Let the revolution continue

Forty years ago, queer people famously fought back against the police when they raided a bar called the Stonewall Inn in New York City. It was a time when people whose sexual orientation or gender identity set them apart from society had begun to form political, social, religious and cultural institutions where they could gather with like-minded people. The revolutionary impact of Stonewall was not that organizing hadn’t taken place before; it was that when the police cracked down on the patrons of the Stonewall Inn, they were met with people willing to defend their rights with increasing strength. Symbolically, it meant that government and societal oppression would not be simply accepted or left unchallenged.

The people in that bar used different words to describe themselves and faced a different world than LGBT people today do. In a very real sense, we are the descendants of those rebellious people of Greenwich Village and the pioneers who worked for LGBT rights before and after those famous nights in June 1969.

At NCTE, we honor all those who stood up for themselves and, ultimately, for us. We recognize that among the people at the Stonewall Inn on that fateful night were people along a wide range of the gender spectrum—drag queens, butches, cross-dressers and more. Their courage and determination moved us forward.

This year, the White House is holding a reception to honor the anniversary of Stonewall and this is how it should be. It is important that the highest levels of our government recognize the times when Americans took action to make our society freer and brought it further in line with the democratic ideals we proclaim. It is more important, however, that we are inspired to continue that work and keep alive the spirit of self-determination.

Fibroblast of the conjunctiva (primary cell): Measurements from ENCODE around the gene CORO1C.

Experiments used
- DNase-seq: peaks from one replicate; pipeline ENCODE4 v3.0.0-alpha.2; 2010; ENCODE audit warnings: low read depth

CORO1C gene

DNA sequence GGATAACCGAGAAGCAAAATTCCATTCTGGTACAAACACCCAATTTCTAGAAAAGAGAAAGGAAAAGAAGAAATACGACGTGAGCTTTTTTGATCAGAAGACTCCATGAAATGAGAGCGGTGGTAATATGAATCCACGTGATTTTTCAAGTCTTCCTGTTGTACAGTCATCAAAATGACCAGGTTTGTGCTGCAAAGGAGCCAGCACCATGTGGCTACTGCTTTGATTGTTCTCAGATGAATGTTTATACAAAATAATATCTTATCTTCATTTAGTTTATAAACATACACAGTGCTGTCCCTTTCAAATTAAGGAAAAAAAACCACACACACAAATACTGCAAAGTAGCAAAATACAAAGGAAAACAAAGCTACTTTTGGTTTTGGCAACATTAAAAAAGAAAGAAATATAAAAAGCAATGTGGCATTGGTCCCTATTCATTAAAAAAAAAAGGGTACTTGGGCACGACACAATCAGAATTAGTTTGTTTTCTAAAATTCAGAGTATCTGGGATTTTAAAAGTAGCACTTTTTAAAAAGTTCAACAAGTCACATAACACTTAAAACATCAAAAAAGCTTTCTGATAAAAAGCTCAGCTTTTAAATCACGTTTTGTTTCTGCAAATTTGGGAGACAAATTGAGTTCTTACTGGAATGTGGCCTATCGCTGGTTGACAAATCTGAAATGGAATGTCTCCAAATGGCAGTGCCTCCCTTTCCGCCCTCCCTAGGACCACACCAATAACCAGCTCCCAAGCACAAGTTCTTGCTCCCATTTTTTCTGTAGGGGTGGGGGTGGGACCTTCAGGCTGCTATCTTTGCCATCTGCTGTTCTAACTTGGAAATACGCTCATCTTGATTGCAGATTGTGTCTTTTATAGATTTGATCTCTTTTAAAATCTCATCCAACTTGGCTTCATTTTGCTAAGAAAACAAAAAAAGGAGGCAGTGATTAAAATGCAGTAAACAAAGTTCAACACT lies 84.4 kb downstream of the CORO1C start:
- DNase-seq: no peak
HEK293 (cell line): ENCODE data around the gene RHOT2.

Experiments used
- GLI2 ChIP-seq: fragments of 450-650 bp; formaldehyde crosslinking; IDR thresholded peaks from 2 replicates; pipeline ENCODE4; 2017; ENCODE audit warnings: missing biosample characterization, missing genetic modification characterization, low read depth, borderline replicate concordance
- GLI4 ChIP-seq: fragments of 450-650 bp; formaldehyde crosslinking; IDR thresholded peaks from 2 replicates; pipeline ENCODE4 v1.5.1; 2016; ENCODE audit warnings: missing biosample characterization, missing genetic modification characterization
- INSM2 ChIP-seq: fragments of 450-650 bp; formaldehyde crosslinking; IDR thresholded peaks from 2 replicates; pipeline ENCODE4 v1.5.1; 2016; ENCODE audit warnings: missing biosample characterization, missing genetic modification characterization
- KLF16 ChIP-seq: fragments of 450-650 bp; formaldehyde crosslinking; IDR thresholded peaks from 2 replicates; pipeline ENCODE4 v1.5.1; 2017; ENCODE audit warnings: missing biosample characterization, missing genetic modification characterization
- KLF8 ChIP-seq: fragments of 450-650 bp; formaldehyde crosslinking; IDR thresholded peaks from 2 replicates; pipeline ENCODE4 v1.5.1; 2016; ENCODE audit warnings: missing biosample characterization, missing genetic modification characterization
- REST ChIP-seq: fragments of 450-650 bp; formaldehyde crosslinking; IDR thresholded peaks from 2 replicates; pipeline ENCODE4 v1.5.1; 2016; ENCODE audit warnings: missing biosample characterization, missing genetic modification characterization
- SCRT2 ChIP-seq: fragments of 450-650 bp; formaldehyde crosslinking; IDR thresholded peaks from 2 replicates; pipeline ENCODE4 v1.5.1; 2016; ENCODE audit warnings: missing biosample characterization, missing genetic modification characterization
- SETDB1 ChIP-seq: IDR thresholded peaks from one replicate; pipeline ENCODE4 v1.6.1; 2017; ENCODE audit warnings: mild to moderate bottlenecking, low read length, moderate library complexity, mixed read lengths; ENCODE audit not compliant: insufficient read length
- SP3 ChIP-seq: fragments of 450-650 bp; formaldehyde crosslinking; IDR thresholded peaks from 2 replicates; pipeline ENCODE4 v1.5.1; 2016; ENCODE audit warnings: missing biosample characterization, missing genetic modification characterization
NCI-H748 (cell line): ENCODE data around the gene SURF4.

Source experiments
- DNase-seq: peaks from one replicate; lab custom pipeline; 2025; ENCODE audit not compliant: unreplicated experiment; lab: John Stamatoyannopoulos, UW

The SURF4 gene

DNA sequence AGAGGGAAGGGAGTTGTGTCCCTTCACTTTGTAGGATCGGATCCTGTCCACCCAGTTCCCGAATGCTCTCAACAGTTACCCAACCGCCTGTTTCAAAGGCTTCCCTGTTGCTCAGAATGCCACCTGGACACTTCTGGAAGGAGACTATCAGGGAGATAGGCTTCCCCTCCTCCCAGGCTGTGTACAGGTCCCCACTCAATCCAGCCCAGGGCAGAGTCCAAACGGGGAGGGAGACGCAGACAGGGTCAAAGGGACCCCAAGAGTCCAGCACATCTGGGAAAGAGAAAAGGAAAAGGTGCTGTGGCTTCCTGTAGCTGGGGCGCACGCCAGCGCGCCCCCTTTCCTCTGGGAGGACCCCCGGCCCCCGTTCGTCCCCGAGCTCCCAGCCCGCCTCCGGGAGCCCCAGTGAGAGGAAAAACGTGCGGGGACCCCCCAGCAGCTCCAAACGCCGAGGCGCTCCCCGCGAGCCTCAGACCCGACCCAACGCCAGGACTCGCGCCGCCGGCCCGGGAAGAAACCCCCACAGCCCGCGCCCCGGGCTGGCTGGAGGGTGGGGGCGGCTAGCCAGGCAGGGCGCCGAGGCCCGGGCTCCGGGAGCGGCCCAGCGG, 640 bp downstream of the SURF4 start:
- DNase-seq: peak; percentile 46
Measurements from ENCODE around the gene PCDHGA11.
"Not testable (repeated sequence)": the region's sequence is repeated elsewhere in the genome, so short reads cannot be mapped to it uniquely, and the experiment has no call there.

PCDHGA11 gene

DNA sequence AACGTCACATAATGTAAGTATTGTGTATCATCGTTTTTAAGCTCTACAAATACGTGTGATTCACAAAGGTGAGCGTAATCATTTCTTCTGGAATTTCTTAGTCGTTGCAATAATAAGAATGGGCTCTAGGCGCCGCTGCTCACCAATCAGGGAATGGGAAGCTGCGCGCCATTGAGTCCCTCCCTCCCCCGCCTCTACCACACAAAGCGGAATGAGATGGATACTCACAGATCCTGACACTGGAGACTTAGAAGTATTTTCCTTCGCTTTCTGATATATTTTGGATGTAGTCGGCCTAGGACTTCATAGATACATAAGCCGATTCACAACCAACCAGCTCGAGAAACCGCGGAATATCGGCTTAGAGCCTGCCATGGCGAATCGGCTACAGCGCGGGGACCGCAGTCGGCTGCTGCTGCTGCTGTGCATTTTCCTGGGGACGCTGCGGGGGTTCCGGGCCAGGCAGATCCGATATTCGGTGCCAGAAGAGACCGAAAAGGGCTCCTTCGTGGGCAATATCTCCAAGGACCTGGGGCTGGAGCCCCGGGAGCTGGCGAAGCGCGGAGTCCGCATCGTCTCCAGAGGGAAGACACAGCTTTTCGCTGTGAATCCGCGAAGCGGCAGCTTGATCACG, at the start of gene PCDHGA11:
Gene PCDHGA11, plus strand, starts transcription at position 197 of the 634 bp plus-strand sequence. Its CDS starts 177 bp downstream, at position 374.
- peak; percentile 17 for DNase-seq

NCTE is attending this afternoon’s reception as a way of honoring the transgender people and those who fought beside them in the Stonewell Rebellion. It is also a way to reaffirm that civil rights for transgender people must apply everywhere from city streets to Pennsylvania Avenue.

Let the revolution continue …

View the video of President Obama’s remarks.


One Response to Let the revolution continue

  1. Rebecca Juro says:

    And yet, for all the pretty words, I didn't hear much in the way of an actual plan or agenda for achieving the goals of those pretty words.Sure, it was certainly nice to see, but Obama's lack of specificity and his failure to be willing to take steps he could take right now without waiting for Congress to act (such as with DADT) leave me, shall we say, less than completely confident that LGBT equality is truly a priority for this President and his Administration.Or, to put it another way, the more I see how Obama deals with LGBT issues, the more Clinton flashbacks I seem to be having.

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